The car exploded outside of the police compound in Baquba, 40 miles north of Baghdad, according to witnesses. The U.S. military reported five deaths and 29 wounded, but doctors in Baquba said only two were killed. It was also unclear whether the bomb was a suicide attack.
Police at the scene said they saw the bomber coming toward the compound, his foot strapped to the accelerator, ensuring the car would speed ahead and detonated even if he were shot and killed before the explosion.
A U.S. military spokeswoman said later, however, that the car was packed with grenades and mortar bombs and detonated remotely.
The attack came after a raid by U.S. troops in Samarra, 60 miles north of Baghdad, which resulted in the capture of four nephews of Izzat Ibrahim al-Douri, number six on the most-wanted list -- the first five on the most-wanted list have either been killed or captured.
Soldiers from the 720th Military Police Battalion based in Fort Hood, Texas, seized the nephews in two houses. One of the targeted nephews and his two brothers were captured in one house, and the other targeted nephew was in a home nearby.
It is believed that the two targeted nephews have helped al-Douri hide by finding him safehouses, Col. David Poirier of Chicago told an Associated Press reporter.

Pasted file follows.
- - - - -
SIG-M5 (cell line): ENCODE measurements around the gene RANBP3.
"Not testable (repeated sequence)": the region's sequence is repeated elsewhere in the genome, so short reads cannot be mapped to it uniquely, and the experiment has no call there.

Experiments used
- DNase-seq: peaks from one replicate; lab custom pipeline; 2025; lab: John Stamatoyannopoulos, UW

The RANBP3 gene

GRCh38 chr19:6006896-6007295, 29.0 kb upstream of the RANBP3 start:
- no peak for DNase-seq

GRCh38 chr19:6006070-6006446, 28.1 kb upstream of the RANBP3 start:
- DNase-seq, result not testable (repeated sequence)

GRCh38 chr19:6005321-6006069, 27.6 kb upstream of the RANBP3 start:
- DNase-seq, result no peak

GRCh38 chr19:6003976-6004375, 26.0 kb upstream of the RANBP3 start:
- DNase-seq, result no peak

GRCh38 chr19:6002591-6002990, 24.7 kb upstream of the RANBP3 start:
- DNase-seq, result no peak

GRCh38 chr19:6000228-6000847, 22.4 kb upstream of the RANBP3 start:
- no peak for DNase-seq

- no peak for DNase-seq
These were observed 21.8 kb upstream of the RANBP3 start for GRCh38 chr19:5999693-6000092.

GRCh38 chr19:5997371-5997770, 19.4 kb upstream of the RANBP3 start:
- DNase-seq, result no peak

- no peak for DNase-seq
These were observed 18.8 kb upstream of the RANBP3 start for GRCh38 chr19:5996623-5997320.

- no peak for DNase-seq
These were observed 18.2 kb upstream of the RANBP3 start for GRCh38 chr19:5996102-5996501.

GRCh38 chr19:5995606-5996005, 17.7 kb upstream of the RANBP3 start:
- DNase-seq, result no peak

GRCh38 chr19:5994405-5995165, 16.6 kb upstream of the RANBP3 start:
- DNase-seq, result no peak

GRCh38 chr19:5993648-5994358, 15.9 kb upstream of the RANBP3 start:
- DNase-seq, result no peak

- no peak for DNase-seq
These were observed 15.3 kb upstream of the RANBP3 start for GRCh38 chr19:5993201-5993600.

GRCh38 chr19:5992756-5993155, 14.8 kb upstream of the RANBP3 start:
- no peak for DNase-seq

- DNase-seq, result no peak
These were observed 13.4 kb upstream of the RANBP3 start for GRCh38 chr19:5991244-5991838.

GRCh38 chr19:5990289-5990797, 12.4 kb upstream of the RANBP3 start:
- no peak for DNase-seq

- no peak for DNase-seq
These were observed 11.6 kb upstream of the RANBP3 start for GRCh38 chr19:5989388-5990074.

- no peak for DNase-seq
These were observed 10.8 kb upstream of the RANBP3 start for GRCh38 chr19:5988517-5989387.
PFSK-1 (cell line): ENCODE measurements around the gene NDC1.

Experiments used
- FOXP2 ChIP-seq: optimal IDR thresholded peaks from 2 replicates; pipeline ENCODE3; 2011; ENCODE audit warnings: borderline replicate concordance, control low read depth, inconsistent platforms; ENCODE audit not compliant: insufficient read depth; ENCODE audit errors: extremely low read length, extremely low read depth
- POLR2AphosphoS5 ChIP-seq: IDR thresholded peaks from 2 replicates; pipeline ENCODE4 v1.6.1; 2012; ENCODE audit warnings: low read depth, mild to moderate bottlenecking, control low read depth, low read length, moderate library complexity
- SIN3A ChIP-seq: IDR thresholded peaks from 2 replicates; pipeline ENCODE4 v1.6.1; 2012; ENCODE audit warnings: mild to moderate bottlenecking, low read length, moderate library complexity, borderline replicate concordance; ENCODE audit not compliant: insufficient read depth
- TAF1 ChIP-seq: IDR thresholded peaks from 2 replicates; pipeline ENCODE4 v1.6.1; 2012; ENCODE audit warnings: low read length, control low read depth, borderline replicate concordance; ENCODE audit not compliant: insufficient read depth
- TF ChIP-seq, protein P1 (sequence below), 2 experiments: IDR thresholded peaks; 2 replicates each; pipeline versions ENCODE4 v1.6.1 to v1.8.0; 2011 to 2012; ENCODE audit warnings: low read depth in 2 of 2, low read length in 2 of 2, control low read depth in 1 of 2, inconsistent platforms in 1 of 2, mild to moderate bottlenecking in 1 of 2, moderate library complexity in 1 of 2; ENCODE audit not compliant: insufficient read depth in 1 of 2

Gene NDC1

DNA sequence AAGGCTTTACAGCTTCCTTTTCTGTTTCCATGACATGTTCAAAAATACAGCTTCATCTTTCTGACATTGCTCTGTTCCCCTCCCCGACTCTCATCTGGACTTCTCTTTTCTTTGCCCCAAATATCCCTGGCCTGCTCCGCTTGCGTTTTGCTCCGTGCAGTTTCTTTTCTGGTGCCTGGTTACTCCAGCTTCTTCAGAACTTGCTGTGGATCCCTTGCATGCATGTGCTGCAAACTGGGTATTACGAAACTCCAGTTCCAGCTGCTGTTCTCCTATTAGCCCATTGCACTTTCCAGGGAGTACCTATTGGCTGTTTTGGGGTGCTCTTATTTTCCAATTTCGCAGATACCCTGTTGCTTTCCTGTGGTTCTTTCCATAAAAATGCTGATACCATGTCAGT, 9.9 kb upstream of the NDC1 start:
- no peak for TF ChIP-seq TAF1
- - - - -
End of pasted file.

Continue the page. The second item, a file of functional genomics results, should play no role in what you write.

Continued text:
"They have information they can provide to us ... that would be extremely important," Poirier said. "One of these days his (al-Douri's) head will rise up above the water, and we will be able to capture him as well."
With a $10 million bounty on him, al-Douri is said to have been behind some of the attacks on U.S. troops in the last eight months.
U.S. authorities also announced Wednesday that they had captured number 54 on the most-wanted list.
"As a result of aggressive operations this week, the coalition announces the capture of Khamis Sirhan al-Muhammad, number 54 on the most wanted list." Brig. Gen. Mark Kimmitt told a news conference in Baghdad.
U.S. officials have described al-Muhammad, a former regional party leader in Karbala, as the paymaster for insurgent forces in Anbar, Iraq's largest province containing such hotspots as Fallujah and Ramadi.
In a non-hostile incident in northern Iraq, an American soldier from the 101st Airborne Division died Tuesday, according to the U.S. military, raising the U.S. death toll from the start of the war in March to 496.
Also on Tuesday, a U.S. helicopter was reportedly shot down in the Sunni Triangle, the heart of the guerilla war, but both crew members on the helicopter survived. U.S. officials said it could have been shot down by enemy fire. It was the third helicopter in that area to come down in less than two weeks.